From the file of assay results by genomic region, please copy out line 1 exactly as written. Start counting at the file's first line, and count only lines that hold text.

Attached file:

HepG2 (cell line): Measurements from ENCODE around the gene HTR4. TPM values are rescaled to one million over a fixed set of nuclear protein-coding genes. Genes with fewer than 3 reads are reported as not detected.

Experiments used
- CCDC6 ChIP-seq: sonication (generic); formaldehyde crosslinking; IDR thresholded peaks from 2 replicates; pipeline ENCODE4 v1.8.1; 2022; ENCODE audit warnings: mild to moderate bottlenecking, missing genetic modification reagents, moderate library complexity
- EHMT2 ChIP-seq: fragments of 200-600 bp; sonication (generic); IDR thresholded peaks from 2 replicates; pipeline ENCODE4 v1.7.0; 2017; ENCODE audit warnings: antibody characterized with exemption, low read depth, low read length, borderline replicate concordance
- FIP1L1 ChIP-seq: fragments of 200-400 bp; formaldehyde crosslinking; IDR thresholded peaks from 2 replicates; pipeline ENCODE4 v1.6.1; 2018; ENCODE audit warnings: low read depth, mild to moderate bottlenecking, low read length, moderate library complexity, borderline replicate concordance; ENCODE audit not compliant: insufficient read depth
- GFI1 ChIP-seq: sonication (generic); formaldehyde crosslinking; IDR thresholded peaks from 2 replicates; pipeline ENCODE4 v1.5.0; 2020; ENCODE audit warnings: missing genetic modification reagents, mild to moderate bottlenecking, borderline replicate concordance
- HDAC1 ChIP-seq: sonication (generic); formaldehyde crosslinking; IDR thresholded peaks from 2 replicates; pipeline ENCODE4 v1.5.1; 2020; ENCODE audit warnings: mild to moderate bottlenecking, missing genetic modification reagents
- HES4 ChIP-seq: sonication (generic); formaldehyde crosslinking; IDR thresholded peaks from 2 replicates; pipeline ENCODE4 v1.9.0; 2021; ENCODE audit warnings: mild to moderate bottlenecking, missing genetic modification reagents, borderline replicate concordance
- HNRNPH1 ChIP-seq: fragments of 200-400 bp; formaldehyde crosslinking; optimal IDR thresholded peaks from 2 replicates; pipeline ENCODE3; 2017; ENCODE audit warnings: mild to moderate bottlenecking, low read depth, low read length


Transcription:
HepG2 (cell line): Measurements from ENCODE around the gene HTR4. TPM values are rescaled to one million over a fixed set of nuclear protein-coding genes. Genes with fewer than 3 reads are reported as not detected.